Portlandia: “Brunch Special” 
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Portlandia: “Brunch Special” 

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Portlandia

“Brunch Special” 

Season 2.5, Episode 1

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Portlandia is an adorable but flawed sketch comedy show, prone to relying on awkward gags that go on a little too long, as well as getting caught up in that hipsters-making-fun-of-hipsters-because-they’re-more-hipster vortex that is an endless snake eating its own tail. But I really enjoyed “Brunch Special,” which is actually two separate things on the same plate: The extended director’s cut of the season two finale, “Brunch Village,” and a behind-the-scenes featurette on the making of “Brunch Village.” There’s definitely a personal bias here: I love mocking people who wait in line for brunch. Portlandia takes the right angle, though; it doesn’t come down too hard on the urban yuppie brunch ecosystem, but rather creates a world in which the brunch system has turned into a post-apocalyptic subculture. Hijinks ensue, obviously. (Christian covered the major details of the March airing of the finale here, in case you missed it.)

But rather than lean heavily on Fred Armisen and Carrie Brownstein to carry every scene in some persona or another, the director’s cut expands to include more of the quirky populace of Portland — an angry guy in the brunch line who liked The Fisherman’s Porch before it was cool; a pretty girl who is eating for the first time in ten days at the Porch because she was on the Master Cleanse; the doctor who revives her when she inevitably faints while waiting in the hours-long line; a kid hustling aspiring brunch eaters by selling water and distributing intel on what’s happening inside the restaurant.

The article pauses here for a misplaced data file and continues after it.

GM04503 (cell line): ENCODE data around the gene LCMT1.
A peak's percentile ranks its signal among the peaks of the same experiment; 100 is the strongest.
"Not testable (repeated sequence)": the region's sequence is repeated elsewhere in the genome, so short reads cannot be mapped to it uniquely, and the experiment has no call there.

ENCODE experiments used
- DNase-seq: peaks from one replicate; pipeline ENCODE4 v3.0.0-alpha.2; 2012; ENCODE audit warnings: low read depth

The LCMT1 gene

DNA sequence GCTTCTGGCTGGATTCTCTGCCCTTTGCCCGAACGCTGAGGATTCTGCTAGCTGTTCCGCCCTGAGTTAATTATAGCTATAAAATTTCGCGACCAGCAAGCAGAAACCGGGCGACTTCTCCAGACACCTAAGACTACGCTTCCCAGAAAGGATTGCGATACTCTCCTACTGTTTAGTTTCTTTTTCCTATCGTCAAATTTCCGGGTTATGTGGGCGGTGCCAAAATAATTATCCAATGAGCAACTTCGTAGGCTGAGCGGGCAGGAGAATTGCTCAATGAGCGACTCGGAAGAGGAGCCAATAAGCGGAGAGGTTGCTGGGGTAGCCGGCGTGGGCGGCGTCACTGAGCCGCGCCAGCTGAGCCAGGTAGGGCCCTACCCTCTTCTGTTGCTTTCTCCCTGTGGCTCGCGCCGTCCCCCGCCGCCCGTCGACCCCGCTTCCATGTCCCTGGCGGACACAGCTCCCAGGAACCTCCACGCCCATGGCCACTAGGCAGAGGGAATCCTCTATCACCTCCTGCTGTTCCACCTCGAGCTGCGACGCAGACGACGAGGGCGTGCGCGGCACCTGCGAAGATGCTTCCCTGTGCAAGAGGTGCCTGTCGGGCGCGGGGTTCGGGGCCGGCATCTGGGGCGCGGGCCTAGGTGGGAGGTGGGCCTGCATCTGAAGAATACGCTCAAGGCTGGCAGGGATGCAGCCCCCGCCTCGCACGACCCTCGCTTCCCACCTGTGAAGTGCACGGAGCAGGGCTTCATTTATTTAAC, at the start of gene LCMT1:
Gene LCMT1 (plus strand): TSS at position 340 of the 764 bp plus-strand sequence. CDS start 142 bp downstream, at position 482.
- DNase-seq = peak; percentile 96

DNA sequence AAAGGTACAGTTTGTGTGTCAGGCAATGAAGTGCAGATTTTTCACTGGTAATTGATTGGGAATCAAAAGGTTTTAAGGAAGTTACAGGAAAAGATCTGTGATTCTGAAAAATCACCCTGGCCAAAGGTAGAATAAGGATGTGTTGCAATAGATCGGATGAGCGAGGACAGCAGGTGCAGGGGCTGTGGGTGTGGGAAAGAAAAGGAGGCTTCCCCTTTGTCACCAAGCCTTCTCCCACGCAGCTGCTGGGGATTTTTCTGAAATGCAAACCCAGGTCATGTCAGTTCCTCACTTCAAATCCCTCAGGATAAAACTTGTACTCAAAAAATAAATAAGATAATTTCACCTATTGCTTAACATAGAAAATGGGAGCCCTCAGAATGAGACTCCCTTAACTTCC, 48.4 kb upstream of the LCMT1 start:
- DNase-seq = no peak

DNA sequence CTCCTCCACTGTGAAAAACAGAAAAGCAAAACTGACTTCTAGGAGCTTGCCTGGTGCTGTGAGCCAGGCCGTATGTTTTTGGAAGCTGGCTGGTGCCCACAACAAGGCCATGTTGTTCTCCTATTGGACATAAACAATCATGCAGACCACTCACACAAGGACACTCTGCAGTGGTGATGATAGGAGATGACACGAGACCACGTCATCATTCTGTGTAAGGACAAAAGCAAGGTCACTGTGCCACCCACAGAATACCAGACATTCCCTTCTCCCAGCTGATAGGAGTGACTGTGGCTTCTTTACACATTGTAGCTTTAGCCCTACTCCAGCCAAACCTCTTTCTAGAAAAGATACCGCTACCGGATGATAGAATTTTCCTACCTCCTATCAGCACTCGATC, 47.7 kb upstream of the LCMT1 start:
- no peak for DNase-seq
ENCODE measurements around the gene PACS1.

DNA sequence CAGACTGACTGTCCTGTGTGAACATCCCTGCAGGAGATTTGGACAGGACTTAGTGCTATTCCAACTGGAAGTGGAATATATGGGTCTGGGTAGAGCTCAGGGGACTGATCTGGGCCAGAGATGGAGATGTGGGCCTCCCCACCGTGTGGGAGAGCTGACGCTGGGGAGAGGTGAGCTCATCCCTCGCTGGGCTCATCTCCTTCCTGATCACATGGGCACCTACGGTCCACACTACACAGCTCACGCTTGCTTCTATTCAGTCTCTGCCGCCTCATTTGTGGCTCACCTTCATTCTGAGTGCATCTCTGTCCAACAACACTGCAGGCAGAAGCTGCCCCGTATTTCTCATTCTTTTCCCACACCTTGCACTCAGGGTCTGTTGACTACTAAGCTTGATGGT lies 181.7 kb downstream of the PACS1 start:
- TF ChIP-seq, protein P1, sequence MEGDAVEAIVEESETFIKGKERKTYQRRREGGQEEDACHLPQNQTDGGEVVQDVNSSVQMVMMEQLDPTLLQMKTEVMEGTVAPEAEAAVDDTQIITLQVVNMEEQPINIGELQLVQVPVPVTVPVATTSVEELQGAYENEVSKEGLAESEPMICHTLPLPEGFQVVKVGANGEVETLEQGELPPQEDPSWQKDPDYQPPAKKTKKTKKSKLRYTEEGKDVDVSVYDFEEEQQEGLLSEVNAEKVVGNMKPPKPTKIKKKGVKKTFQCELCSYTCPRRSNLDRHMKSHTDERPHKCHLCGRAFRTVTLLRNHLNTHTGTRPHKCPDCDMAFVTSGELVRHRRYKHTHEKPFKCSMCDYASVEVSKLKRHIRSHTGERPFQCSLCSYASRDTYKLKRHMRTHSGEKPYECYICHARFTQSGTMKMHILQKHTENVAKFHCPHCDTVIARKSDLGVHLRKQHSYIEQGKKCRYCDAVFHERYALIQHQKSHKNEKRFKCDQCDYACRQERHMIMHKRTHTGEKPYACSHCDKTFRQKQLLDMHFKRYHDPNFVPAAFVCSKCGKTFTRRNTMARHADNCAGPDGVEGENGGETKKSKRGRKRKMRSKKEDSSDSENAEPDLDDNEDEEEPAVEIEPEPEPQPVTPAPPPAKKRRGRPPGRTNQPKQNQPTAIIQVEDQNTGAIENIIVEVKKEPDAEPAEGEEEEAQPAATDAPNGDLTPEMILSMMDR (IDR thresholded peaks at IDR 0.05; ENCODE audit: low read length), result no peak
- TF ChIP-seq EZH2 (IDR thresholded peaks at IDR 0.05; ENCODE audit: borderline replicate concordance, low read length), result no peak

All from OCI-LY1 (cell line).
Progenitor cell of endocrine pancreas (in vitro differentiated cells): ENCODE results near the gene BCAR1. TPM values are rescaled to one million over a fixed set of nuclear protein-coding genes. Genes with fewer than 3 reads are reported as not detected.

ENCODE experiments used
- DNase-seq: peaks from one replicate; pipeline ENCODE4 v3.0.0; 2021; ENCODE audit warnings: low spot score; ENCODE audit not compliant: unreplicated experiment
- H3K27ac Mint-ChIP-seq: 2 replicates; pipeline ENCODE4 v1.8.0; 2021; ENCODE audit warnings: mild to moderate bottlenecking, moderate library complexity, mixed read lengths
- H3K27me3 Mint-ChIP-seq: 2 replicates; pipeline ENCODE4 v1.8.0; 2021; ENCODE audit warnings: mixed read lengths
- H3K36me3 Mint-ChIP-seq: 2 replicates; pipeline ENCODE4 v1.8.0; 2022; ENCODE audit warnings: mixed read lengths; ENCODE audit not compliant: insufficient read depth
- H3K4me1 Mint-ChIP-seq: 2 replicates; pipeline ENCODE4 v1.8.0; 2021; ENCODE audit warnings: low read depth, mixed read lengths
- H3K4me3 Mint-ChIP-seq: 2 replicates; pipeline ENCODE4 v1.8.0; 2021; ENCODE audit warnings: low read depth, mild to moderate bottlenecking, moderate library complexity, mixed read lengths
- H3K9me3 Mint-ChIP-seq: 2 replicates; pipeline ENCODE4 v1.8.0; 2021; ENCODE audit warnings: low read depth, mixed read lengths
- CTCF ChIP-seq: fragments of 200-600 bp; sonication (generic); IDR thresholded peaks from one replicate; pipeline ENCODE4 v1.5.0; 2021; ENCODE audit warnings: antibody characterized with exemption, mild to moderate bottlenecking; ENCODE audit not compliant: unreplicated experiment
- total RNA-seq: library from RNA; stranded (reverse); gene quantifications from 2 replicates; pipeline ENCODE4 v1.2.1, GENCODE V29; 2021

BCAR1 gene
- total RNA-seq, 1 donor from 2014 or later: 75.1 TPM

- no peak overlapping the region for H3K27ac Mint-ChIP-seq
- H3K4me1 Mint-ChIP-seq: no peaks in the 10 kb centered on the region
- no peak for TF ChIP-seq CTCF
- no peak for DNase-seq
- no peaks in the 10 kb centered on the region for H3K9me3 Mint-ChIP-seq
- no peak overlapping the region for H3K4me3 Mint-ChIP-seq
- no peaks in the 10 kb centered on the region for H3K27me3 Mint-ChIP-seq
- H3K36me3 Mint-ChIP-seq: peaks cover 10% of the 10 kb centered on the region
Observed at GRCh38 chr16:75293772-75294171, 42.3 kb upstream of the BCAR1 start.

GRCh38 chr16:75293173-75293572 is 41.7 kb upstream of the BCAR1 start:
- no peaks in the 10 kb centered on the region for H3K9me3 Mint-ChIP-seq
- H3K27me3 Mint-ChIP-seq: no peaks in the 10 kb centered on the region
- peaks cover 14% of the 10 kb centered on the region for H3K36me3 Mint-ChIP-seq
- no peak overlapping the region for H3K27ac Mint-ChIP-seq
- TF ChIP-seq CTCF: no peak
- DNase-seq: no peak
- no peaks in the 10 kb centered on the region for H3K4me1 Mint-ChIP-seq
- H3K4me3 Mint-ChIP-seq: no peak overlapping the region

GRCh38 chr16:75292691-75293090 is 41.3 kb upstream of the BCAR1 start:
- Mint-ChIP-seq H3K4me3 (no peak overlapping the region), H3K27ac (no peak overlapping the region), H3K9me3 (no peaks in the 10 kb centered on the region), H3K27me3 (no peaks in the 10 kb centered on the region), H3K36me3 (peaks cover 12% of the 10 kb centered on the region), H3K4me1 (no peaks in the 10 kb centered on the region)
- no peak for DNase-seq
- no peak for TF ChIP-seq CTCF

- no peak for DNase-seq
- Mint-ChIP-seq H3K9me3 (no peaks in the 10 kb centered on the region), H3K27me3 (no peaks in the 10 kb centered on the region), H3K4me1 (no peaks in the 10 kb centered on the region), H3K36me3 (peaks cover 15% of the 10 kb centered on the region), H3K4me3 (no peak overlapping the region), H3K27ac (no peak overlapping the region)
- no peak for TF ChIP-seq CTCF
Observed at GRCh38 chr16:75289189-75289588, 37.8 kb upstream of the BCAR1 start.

The crowd of Portlanders is actually a crucial aspect of the feel of the whole episode; it sort of feels like the entire city is involved in this adventure story, one part tongue-in-cheek commentary on the brunch craze (featuring Kyle Maclachlan and Ed Begley as, respectively, the mayor of Portland and an owner of an unpopular brunch restaurant), one part faux-thriller about the gritty streets of Portland (featuring Tim Robbins as some kind of crime lord who enforces the unspoken rules about the brunch line). Portlandia is ostensibly about Portland, but usually the audience only experience Arimsen and Brownstein — who are talented, but hard to relate to, especially as they keep switching roles. Part of Portlandia’s charm is its unrelatability — who is really going to wait six hours for brunch, after all? — but for once, it was nice to meet some other characters, who reacted to events a little bit more realistically, even if they are all obsessed with marionberry pancakes.

In fact, this extended director’s cut moved away from sketch comedy, Portlandia’s typical shtick, and into straight-up parody, which might be more common, but is also easier to pull off. This show’s sketches in particular tend to drag out one particular gag or another for far too long, which, I’ve noticed, can lose the audience partway through a scene. Sometimes it comes together in a stunning finish, like the famous “put a bird on it” sketch from season one. But the rest of the time it leaves you kind of scratching your head, waiting for a punch line (I feel this way about most of the sketches involving the owners of the Women and Women First bookstore, Toni and Candice). Perhaps that is because sketch comedy draws heavily on the richness of its characters to succeed, while parody lets the viewers fill in flat characters with the expectations they bring to the screen. It’s interesting: It seems like Portlandia would make more sense as a parody sitcom anyway, considering it’s trying to skewer the residents of Portland (and the culture they represent) in each episode. Their reliance on the sketch format is probably due to Lorne Michaels’ influence (he’s an executive producer) and Armisen’s background at Saturday Night Live, but it’s definitely sloppier, and so the show is weaker as a result.